WASHINGTON (AP) — The Biden administration is marking Monday’s 15th anniversary of a landmark federal pay equity law with new action to help close gaps in pay for federal employees and employees of federal contractors.
Despite progress since the Lilly Ledbetter Fair Pay Act was signed into law in January 2009, President Joe Biden said women who work outside the home are still paid an average of 84 cents for every dollar earned by a man, and that the pay disparities are greater for many women of color.
The Democratic president said the “common-sense” steps announced Monday “will help pay millions of workers fairly, close gender and racial wage gaps and yield tangible benefits for the federal government and federal contractors.”
The Office of Personnel Management is issuing a final rule to bar the government from considering a person’s current or past pay when determining their salary for federal employment. Administration officials said this step will help limit pay discrimination and ensure compensation is based on an applicant’s skills, experience and expertise.
A similar proposal will offer protections to those employed by federal contractors.
The Federal Acquisition Regulatory Council is issuing a proposal to prohibit federal contractors and subcontractors from seeking and considering information about a job applicant’s compensation history when hiring or setting pay for anyone who works on a government contract.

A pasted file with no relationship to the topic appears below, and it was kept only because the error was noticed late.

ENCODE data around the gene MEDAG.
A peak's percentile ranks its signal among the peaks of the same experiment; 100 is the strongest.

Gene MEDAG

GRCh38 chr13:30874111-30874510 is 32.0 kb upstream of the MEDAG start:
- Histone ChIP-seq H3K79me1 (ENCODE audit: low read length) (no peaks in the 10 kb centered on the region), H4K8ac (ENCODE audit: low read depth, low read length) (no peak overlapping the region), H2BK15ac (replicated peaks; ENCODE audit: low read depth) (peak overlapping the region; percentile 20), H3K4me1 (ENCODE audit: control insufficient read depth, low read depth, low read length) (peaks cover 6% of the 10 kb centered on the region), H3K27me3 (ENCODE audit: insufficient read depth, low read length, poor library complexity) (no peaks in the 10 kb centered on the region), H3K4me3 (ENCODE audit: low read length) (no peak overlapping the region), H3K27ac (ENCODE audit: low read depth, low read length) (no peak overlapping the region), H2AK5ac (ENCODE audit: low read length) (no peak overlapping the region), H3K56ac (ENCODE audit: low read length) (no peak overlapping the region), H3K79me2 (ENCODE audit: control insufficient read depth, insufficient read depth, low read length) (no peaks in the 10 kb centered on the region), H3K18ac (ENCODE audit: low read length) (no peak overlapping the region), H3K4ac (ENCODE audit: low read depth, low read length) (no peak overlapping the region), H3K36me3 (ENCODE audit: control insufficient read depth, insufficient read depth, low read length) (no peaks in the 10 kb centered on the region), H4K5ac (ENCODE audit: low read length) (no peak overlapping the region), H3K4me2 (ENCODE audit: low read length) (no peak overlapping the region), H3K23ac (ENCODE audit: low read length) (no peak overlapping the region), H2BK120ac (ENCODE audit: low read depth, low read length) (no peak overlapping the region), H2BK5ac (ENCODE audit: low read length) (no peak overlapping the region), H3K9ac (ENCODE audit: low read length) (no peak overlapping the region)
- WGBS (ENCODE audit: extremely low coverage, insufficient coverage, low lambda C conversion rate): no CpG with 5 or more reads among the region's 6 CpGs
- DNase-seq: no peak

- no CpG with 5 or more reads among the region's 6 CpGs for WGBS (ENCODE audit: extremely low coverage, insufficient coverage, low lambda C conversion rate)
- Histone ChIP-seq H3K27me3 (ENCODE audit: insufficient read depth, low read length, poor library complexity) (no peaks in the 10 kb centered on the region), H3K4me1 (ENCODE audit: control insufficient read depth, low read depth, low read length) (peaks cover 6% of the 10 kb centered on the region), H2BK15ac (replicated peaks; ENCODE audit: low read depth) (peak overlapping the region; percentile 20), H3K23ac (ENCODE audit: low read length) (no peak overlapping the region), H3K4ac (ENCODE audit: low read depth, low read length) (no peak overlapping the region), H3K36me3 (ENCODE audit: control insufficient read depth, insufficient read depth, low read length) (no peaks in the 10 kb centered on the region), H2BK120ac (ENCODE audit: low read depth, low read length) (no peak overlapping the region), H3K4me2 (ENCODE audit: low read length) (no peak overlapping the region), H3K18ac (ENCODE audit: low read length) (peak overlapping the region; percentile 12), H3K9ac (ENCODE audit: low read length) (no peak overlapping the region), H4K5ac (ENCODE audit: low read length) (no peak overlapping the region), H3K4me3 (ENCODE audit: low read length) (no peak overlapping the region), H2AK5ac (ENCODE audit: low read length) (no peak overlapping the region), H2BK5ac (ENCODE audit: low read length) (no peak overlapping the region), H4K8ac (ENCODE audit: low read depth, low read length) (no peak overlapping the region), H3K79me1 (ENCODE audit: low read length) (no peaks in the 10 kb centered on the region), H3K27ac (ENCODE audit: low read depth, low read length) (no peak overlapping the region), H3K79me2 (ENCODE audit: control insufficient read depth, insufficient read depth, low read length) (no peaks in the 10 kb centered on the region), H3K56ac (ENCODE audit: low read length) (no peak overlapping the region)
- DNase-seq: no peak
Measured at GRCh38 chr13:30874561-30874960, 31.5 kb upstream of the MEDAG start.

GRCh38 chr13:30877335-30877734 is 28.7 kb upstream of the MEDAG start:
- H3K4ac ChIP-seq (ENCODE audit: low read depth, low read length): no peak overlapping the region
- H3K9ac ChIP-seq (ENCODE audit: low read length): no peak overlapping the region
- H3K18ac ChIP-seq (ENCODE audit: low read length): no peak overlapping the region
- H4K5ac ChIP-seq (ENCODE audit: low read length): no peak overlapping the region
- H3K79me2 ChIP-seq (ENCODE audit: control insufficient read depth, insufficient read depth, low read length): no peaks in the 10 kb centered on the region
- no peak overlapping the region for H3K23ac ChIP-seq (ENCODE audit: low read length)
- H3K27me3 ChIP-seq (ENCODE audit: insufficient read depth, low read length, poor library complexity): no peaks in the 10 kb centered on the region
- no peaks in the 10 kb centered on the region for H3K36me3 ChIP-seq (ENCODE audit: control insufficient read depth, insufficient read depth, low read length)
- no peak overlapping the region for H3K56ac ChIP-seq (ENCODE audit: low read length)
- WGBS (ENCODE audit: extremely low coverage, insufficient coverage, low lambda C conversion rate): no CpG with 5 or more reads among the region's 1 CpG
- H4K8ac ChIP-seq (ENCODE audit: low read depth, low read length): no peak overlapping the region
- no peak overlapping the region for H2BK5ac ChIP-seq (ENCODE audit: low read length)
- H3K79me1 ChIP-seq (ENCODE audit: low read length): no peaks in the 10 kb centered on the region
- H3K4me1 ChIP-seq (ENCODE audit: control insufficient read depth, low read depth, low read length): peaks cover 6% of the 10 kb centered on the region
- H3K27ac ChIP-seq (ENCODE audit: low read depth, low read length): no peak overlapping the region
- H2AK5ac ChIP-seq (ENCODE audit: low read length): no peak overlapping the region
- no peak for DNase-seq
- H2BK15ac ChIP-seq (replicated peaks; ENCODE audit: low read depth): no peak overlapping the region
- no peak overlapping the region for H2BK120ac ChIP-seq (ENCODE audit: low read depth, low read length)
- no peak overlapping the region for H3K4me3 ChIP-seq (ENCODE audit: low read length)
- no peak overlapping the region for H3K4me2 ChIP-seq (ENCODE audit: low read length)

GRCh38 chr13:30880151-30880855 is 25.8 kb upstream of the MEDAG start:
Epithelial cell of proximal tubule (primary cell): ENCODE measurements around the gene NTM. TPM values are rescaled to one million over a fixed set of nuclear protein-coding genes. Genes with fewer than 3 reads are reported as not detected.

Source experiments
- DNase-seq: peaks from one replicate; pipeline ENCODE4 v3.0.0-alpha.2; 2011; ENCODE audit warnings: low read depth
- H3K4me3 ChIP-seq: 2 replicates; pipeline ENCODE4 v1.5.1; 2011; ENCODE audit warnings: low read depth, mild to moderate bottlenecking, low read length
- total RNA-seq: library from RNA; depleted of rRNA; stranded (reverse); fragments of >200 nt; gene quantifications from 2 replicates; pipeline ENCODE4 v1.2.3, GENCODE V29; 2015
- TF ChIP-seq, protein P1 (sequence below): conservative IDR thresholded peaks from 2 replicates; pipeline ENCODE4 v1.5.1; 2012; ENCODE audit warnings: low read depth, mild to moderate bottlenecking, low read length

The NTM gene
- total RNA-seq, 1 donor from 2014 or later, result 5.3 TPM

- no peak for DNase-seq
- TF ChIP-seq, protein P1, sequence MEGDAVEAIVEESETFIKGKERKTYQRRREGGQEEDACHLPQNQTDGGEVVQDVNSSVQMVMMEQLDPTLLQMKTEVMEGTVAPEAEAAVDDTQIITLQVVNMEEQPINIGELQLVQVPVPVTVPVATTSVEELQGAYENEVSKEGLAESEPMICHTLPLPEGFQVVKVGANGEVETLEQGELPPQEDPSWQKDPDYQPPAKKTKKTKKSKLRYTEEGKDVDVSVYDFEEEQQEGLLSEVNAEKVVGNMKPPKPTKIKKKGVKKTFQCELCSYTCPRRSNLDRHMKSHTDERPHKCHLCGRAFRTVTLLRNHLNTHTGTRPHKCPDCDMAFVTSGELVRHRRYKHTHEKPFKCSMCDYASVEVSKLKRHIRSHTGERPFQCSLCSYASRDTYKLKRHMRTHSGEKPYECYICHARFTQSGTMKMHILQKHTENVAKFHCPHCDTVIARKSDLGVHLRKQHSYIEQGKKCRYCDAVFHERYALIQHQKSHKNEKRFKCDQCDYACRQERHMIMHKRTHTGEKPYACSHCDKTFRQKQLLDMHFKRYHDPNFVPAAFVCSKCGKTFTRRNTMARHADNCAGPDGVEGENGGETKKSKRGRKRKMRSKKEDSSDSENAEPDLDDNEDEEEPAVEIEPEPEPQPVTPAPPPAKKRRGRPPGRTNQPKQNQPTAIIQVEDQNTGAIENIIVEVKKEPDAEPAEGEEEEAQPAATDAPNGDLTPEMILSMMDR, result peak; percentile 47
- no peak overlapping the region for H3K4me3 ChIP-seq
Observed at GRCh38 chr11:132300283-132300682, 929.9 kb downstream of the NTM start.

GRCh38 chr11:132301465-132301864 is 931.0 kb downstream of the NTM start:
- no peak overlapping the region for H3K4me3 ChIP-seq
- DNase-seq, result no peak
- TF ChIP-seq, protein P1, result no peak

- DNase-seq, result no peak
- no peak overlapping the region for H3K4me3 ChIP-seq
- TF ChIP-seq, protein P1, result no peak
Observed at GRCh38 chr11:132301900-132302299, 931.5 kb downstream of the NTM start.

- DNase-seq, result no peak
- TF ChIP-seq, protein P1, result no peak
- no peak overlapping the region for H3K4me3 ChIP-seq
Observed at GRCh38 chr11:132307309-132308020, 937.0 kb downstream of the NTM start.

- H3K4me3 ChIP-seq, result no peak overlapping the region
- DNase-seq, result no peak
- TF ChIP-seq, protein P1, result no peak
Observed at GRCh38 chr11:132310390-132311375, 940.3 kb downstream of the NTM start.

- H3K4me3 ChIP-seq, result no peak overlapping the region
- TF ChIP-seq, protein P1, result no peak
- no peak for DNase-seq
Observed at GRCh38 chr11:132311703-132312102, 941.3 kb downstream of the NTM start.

Kiran Ahuja, director of the federal personnel office, said on the same call that the government “does a pretty decent job” on wages compared with the private sector.
In 2022, the federal government had a 5.6% pay gap compared with 16% nationwide. The difference in pay in the most senior ranks of the federal government is below 1%, Ahuja said.
“The federal government is proud of this progress we’ve made,” she said. “But we also realize that any gap is unacceptable.”
The National Partnership for Women and Families said the 84 cents that women earn for every dollar paid to a man results in a gap of $9,990, a sum that could help a working woman pay for approximately 64 weeks of food, seven months of mortgage and utility payments, about nine months of rent or more than a year of additional child care.
This story has been corrected to show the spelling is Lilly, not Lily.